Phosphor e-ink world time watch (wrists-on)

Crave contributor Matt Hickey tries on one of Phosphor's new e-ink digital watch and finds it stylish and useful.

Matt Hickey
With more than 15 years experience testing hardware (and being obsessed with it), Crave freelance writer Matt Hickey can tell the good gadgets from the great. He also has a keen eye for future technology trends. Matt has blogged for publications including TechCrunch, CrunchGear, and most recently, Gizmodo. Matt is a member of the CNET Blog Network and is not an employee of CBS Interactive. E-mail Matt.
Matt Hickey
2 min read

You, too, can have a wrist that looks this awesome. Matt Hickey/CNET

I've spent the last two weeks sporting one of the new e-ink world time digital watches from Phosphor. Watch displays are being rethought in the digital era, and as a watch nerd, I love that that's happening. Your next watch might use e-ink to display the time, or even other information.

The Phosphor watches uses the same e-ink technology used on devices like Amazon's Kindle. It's not LCD, which many of us grew up with, but an entirely different, and low-power, tech. And on a watch face, it works.

It even looks good off a wrist. Matt Hickey/CNET

I prefer analog watches, but I also like the digital face on the Phosphor. There's no backlight, but you don't really need one. Like an analog watch, you simply glance and know what time it is. Sure, I found myself hunting for flickers of light so I could see the time, but as an analog watch wearer I'm used to that.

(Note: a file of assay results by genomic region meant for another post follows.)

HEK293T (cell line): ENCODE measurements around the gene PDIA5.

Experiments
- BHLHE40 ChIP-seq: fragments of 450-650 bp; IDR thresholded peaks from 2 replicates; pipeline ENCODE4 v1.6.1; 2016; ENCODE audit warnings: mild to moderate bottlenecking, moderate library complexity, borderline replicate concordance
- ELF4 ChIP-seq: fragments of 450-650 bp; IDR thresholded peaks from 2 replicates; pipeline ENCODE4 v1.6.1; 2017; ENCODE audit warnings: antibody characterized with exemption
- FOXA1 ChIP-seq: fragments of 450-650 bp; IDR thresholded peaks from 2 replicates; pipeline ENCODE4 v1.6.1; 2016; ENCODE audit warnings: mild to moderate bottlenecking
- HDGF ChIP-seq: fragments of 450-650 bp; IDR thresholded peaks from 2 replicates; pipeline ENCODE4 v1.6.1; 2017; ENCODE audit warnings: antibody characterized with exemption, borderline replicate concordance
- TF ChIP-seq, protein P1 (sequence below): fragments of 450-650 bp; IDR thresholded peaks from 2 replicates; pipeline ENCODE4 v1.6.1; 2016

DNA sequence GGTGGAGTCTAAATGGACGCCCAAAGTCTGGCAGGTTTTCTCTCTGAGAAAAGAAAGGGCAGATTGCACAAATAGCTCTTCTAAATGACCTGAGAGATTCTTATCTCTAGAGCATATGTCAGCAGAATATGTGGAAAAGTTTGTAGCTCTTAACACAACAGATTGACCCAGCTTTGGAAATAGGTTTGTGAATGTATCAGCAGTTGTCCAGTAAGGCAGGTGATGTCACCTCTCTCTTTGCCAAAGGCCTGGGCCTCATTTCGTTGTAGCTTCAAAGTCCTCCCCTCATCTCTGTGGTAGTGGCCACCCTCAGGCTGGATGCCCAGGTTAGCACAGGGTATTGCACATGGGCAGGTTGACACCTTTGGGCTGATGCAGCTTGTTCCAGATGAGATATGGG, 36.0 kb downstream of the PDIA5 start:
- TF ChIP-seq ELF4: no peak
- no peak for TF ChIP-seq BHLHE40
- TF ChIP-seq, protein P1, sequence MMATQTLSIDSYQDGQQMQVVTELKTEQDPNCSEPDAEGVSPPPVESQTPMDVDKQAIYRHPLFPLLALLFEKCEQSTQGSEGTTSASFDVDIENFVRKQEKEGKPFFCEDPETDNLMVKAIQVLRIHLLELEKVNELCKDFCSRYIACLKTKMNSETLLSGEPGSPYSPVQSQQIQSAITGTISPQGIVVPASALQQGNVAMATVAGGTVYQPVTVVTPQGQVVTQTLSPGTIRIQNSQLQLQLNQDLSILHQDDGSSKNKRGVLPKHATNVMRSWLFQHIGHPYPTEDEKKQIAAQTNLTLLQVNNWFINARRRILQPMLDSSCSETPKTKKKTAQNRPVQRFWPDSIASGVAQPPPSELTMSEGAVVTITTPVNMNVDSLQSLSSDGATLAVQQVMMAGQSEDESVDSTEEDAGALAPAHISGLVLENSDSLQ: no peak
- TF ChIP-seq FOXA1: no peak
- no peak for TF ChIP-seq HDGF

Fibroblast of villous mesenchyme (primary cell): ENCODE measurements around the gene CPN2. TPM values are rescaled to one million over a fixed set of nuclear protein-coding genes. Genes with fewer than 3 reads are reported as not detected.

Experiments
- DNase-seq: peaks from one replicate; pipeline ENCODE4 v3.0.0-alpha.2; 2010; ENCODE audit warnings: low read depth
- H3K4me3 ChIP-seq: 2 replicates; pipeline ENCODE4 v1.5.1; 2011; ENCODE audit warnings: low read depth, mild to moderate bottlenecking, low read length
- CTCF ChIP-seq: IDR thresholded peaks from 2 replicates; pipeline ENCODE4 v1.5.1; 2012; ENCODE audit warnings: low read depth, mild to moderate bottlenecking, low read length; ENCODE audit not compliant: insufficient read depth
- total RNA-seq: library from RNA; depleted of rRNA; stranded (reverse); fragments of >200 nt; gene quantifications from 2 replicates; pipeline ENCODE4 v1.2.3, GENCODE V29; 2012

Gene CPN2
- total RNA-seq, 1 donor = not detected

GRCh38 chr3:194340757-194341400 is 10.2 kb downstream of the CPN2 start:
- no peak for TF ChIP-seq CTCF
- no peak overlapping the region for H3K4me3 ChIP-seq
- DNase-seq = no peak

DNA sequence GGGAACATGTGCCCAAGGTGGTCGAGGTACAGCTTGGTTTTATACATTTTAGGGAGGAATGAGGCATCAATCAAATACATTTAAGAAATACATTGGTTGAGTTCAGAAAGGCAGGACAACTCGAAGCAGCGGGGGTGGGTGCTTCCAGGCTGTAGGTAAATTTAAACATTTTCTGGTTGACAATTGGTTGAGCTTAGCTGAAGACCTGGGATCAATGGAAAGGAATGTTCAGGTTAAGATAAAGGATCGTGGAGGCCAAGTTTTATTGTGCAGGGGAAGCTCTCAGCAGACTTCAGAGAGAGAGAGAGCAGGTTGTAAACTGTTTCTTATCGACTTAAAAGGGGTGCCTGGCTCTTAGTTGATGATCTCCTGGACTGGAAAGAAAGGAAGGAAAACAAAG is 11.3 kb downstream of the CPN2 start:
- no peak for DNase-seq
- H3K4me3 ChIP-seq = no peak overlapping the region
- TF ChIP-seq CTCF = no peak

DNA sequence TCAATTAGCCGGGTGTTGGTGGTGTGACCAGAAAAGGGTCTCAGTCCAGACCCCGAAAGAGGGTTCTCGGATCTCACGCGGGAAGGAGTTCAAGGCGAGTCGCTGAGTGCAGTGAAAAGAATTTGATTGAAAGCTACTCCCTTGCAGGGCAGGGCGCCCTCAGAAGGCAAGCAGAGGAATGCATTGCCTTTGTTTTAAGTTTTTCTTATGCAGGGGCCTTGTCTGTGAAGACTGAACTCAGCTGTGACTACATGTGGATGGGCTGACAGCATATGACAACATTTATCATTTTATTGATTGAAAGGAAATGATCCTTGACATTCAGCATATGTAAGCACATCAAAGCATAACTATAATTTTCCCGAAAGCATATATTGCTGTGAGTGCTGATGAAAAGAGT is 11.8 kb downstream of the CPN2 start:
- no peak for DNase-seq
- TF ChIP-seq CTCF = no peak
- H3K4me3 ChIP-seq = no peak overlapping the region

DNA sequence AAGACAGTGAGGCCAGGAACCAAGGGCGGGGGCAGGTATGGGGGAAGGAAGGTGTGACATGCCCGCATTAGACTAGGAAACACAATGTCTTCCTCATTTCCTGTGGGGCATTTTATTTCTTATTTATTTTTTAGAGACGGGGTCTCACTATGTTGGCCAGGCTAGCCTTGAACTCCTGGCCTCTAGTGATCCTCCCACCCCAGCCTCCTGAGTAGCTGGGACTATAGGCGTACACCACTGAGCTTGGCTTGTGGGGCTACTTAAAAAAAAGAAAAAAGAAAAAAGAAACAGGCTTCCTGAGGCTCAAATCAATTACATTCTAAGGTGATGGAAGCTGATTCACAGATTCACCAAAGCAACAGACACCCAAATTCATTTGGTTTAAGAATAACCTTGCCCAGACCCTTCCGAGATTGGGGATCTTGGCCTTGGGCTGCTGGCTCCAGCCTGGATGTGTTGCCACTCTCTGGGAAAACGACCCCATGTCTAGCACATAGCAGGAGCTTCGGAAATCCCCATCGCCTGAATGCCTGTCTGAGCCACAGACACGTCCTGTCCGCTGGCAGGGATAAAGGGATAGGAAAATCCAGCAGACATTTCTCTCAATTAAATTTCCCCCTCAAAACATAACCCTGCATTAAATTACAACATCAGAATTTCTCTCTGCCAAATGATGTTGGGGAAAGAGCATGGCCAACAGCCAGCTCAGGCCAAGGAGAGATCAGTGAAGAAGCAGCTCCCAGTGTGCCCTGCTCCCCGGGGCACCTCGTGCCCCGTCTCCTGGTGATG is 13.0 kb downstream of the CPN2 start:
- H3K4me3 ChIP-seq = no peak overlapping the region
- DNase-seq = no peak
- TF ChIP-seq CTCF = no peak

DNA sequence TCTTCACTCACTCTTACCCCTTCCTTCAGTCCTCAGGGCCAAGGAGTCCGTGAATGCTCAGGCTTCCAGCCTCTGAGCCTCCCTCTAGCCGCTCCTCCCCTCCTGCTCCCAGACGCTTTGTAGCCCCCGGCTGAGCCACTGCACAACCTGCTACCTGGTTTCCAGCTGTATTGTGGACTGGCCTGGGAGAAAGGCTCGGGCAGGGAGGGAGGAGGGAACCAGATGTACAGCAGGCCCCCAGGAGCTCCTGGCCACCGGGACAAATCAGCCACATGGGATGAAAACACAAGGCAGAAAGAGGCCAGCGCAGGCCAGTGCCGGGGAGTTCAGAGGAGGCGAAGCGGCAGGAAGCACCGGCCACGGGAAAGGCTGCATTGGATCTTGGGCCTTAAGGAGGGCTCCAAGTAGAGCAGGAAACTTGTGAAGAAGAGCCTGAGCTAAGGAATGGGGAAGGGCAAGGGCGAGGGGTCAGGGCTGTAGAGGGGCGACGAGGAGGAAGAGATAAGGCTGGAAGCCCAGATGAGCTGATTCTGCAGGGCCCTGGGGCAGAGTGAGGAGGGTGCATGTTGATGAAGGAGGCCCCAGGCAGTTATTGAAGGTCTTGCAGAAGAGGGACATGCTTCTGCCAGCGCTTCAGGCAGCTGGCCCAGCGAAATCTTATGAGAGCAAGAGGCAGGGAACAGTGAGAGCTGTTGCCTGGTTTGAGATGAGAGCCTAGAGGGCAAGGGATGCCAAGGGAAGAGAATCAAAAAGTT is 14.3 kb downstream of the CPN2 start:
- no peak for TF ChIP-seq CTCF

But it's not just about function; the watches look good too. I got as many comments from nerds about the e-ink as I did from people mentioning the stylishness. The watch I wore had a leather band, though metal and plastic bands are available. Go for the leather, it works with anything (just call me Tim Gunn).

The watch face has a rocker button. Hold it down on the left and it goes from black-on-white to white-on-black for a formal look. The right cycles though various modes, including a world time feature so you can always know what time it is in London.

There are other new types of watches out there, including the wacky Tokyo Flash varieties, but they all ask you to learn their unique methods of telling time. The Phosphor watches use the trusty old methods you know. That, coupled with the affordable price (the world time watch goes for between $150 and $195, depending on the band), make them a winner.

The only gripe I have is that the watch only has a digital face. In my perfect, Matt-Hickey-rules-everything universe, the face would have an analog-type option, as well. Digital watches make me feel like I'm in grade school, but analog, or traditional, faces make me feel like a grown-up. Hopefully the next version will have such an option.

One thing to note: Phosphor is giving away a watch a week through the holidays. Maybe you'll get lucky?